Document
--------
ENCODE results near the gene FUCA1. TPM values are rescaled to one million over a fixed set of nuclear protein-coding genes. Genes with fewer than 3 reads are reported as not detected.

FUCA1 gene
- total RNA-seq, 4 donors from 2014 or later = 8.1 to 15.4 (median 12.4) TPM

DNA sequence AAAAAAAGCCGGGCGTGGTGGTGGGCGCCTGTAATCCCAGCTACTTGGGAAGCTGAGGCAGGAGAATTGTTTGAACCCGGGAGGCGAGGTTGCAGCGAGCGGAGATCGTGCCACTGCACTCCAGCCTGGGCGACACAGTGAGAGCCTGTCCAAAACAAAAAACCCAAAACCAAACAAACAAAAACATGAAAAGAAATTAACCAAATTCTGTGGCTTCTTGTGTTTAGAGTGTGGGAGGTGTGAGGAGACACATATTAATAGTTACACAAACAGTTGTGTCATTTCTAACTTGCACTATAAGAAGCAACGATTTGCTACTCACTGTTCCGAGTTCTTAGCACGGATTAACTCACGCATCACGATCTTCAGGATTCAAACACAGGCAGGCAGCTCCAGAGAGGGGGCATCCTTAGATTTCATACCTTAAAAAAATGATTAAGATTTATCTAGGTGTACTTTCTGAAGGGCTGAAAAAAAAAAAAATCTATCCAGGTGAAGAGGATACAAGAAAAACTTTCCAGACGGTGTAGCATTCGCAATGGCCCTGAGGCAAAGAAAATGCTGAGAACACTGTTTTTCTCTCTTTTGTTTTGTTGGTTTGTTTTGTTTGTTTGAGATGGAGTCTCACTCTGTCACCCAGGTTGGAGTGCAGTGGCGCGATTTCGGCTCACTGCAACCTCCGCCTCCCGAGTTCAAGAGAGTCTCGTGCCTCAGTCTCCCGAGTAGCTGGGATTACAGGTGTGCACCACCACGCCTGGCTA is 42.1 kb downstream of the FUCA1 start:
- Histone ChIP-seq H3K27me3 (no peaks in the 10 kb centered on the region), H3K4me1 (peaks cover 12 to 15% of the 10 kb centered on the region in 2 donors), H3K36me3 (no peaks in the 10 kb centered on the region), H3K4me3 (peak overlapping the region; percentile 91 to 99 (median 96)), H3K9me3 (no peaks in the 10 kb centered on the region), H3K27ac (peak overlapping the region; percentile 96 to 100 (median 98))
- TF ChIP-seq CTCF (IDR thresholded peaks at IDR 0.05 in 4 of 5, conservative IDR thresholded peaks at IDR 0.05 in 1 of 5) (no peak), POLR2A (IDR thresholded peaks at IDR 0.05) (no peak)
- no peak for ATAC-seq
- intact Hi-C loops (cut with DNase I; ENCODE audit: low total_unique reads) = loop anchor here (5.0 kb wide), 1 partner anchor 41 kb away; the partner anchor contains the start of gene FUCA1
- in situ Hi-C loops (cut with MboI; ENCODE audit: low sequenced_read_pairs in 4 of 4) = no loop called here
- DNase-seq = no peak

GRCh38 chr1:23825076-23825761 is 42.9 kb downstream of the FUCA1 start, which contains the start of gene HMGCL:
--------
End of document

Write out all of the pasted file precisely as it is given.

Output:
ENCODE results near the gene FUCA1. TPM values are rescaled to one million over a fixed set of nuclear protein-coding genes. Genes with fewer than 3 reads are reported as not detected.

FUCA1 gene
- total RNA-seq, 4 donors from 2014 or later = 8.1 to 15.4 (median 12.4) TPM

DNA sequence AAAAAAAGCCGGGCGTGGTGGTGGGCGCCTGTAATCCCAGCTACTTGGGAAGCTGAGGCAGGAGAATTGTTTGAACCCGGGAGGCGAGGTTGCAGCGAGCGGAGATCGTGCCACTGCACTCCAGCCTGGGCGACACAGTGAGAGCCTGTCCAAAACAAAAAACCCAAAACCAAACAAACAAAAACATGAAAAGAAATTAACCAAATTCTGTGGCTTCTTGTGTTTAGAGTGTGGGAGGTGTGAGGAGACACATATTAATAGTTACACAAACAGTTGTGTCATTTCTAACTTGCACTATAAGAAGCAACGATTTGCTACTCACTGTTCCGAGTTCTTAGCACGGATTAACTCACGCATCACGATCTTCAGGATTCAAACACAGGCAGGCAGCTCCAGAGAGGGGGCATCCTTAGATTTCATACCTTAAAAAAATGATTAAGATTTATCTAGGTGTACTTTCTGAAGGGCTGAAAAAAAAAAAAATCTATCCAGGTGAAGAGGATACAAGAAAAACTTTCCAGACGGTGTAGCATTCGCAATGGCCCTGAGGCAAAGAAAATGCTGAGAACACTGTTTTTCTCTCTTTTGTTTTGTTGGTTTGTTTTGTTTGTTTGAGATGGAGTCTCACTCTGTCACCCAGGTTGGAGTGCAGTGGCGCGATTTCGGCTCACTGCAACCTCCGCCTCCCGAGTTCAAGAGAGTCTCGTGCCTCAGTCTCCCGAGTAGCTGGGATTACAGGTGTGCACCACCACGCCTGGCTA is 42.1 kb downstream of the FUCA1 start:
- Histone ChIP-seq H3K27me3 (no peaks in the 10 kb centered on the region), H3K4me1 (peaks cover 12 to 15% of the 10 kb centered on the region in 2 donors), H3K36me3 (no peaks in the 10 kb centered on the region), H3K4me3 (peak overlapping the region; percentile 91 to 99 (median 96)), H3K9me3 (no peaks in the 10 kb centered on the region), H3K27ac (peak overlapping the region; percentile 96 to 100 (median 98))
- TF ChIP-seq CTCF (IDR thresholded peaks at IDR 0.05 in 4 of 5, conservative IDR thresholded peaks at IDR 0.05 in 1 of 5) (no peak), POLR2A (IDR thresholded peaks at IDR 0.05) (no peak)
- no peak for ATAC-seq
- intact Hi-C loops (cut with DNase I; ENCODE audit: low total_unique reads) = loop anchor here (5.0 kb wide), 1 partner anchor 41 kb away; the partner anchor contains the start of gene FUCA1
- in situ Hi-C loops (cut with MboI; ENCODE audit: low sequenced_read_pairs in 4 of 4) = no loop called here
- DNase-seq = no peak

GRCh38 chr1:23825076-23825761 is 42.9 kb downstream of the FUCA1 start, which contains the start of gene HMGCL: